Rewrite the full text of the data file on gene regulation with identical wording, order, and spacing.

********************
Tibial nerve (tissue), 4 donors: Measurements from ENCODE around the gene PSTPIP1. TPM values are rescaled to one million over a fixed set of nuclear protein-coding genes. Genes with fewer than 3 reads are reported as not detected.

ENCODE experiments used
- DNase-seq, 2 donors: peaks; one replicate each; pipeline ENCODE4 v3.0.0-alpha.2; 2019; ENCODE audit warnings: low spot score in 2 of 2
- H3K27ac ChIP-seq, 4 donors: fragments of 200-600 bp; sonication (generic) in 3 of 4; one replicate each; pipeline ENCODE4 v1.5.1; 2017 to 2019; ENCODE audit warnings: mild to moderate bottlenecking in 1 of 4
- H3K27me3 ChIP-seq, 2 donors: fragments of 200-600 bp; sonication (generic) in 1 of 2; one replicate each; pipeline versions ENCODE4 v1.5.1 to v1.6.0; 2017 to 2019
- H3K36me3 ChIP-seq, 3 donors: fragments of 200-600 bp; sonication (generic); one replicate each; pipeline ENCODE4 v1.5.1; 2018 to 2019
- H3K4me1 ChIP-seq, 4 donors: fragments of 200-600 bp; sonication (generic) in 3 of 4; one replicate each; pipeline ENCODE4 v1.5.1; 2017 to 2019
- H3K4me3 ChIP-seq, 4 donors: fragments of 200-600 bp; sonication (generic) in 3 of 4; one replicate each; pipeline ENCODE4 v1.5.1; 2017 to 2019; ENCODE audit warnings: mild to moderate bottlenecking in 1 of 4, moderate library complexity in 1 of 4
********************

Tibial nerve (tissue), 4 donors: Measurements from ENCODE around the gene PSTPIP1. TPM values are rescaled to one million over a fixed set of nuclear protein-coding genes. Genes with fewer than 3 reads are reported as not detected.

ENCODE experiments used
- DNase-seq, 2 donors: peaks; one replicate each; pipeline ENCODE4 v3.0.0-alpha.2; 2019; ENCODE audit warnings: low spot score in 2 of 2
- H3K27ac ChIP-seq, 4 donors: fragments of 200-600 bp; sonication (generic) in 3 of 4; one replicate each; pipeline ENCODE4 v1.5.1; 2017 to 2019; ENCODE audit warnings: mild to moderate bottlenecking in 1 of 4
- H3K27me3 ChIP-seq, 2 donors: fragments of 200-600 bp; sonication (generic) in 1 of 2; one replicate each; pipeline versions ENCODE4 v1.5.1 to v1.6.0; 2017 to 2019
- H3K36me3 ChIP-seq, 3 donors: fragments of 200-600 bp; sonication (generic); one replicate each; pipeline ENCODE4 v1.5.1; 2018 to 2019
- H3K4me1 ChIP-seq, 4 donors: fragments of 200-600 bp; sonication (generic) in 3 of 4; one replicate each; pipeline ENCODE4 v1.5.1; 2017 to 2019
- H3K4me3 ChIP-seq, 4 donors: fragments of 200-600 bp; sonication (generic) in 3 of 4; one replicate each; pipeline ENCODE4 v1.5.1; 2017 to 2019; ENCODE audit warnings: mild to moderate bottlenecking in 1 of 4, moderate library complexity in 1 of 4